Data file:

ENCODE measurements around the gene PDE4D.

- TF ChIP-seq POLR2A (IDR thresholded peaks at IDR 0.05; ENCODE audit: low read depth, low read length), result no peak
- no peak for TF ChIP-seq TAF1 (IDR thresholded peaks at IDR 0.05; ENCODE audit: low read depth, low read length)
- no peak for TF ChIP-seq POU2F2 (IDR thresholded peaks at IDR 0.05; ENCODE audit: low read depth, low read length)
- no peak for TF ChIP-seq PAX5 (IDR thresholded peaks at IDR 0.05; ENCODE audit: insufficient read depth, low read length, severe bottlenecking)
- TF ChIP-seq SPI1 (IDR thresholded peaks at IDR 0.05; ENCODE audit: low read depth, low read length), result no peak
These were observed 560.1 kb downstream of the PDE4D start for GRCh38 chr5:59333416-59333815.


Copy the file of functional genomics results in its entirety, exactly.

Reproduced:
ENCODE measurements around the gene PDE4D.

- TF ChIP-seq POLR2A (IDR thresholded peaks at IDR 0.05; ENCODE audit: low read depth, low read length), result no peak
- no peak for TF ChIP-seq TAF1 (IDR thresholded peaks at IDR 0.05; ENCODE audit: low read depth, low read length)
- no peak for TF ChIP-seq POU2F2 (IDR thresholded peaks at IDR 0.05; ENCODE audit: low read depth, low read length)
- no peak for TF ChIP-seq PAX5 (IDR thresholded peaks at IDR 0.05; ENCODE audit: insufficient read depth, low read length, severe bottlenecking)
- TF ChIP-seq SPI1 (IDR thresholded peaks at IDR 0.05; ENCODE audit: low read depth, low read length), result no peak
These were observed 560.1 kb downstream of the PDE4D start for GRCh38 chr5:59333416-59333815.